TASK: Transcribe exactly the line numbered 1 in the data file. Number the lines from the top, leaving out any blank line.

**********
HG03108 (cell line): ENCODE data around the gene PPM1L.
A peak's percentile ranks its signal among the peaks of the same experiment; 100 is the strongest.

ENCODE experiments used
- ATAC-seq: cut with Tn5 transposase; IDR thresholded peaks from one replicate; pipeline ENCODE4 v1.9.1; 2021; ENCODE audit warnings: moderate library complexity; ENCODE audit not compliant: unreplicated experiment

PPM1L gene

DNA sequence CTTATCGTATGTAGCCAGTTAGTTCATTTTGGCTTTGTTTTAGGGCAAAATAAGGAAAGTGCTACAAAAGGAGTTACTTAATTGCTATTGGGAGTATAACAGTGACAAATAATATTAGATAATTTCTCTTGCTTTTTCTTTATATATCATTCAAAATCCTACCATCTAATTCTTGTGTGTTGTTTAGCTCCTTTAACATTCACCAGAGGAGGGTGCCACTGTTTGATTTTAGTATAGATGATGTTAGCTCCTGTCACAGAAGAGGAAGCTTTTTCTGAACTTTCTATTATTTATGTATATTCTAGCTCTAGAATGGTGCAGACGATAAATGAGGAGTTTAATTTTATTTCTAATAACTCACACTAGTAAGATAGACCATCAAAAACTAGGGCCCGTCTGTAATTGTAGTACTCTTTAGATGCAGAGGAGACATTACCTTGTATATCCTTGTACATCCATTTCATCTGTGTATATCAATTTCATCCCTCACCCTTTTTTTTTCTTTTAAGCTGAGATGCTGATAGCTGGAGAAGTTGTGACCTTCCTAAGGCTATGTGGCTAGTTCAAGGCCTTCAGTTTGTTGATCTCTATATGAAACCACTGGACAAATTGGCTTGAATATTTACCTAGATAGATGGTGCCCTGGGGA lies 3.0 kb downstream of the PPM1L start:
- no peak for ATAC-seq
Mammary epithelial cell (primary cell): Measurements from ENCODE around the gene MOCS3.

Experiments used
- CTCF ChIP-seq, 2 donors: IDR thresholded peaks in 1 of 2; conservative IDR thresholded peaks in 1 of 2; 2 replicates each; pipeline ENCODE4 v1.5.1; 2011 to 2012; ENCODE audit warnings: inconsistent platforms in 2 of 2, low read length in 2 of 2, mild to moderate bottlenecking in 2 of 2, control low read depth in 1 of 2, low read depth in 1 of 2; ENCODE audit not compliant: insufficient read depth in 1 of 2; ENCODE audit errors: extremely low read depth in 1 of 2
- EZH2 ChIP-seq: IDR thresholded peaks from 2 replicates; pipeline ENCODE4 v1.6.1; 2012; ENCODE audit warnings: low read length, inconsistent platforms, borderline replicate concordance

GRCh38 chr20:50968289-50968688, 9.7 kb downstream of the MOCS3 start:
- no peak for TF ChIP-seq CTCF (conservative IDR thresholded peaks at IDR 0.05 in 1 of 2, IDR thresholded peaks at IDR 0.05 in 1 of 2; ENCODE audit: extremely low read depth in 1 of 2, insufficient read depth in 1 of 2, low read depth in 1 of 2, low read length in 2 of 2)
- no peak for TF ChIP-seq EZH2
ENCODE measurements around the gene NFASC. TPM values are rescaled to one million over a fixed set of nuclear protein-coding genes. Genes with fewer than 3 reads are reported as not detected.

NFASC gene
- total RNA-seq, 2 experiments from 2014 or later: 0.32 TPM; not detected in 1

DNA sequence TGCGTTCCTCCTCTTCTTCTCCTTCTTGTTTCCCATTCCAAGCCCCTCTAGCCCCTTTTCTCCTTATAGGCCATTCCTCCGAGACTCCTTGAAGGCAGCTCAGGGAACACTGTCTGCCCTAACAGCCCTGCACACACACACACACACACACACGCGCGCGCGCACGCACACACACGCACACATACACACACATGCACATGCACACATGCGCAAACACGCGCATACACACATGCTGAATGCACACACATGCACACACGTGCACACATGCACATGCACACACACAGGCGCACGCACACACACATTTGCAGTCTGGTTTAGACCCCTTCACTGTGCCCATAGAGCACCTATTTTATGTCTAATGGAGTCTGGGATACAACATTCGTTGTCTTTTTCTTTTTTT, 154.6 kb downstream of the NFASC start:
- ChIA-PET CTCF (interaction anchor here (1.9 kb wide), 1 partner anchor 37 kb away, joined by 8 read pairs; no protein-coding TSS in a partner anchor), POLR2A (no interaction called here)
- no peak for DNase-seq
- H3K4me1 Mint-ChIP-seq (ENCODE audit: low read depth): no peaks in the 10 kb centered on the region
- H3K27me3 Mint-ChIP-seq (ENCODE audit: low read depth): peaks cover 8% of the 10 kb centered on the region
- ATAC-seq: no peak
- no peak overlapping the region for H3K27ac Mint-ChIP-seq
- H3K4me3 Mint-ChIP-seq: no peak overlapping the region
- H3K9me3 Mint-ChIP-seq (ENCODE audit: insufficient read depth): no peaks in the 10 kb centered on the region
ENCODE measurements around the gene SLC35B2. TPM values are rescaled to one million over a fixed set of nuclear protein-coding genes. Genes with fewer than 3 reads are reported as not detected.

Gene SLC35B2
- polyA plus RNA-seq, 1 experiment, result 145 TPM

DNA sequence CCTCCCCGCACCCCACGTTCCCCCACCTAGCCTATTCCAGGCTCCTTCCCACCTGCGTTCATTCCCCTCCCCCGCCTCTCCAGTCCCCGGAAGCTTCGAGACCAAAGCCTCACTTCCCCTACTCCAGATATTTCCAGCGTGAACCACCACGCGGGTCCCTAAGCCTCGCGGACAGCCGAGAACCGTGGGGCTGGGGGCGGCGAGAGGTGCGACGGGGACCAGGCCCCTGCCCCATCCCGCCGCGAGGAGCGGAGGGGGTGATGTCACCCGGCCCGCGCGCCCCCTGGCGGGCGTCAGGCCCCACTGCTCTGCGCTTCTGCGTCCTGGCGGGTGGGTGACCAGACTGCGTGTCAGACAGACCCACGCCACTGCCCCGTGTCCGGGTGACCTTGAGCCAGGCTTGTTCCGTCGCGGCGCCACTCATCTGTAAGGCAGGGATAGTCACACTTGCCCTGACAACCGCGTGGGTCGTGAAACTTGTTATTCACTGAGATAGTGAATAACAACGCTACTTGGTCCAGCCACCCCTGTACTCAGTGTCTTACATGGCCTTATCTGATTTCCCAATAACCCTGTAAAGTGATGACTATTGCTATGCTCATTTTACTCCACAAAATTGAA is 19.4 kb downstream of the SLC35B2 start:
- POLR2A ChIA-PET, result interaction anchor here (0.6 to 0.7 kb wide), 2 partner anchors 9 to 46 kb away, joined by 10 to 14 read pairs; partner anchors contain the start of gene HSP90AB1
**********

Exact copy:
HG03108 (cell line): ENCODE data around the gene PPM1L.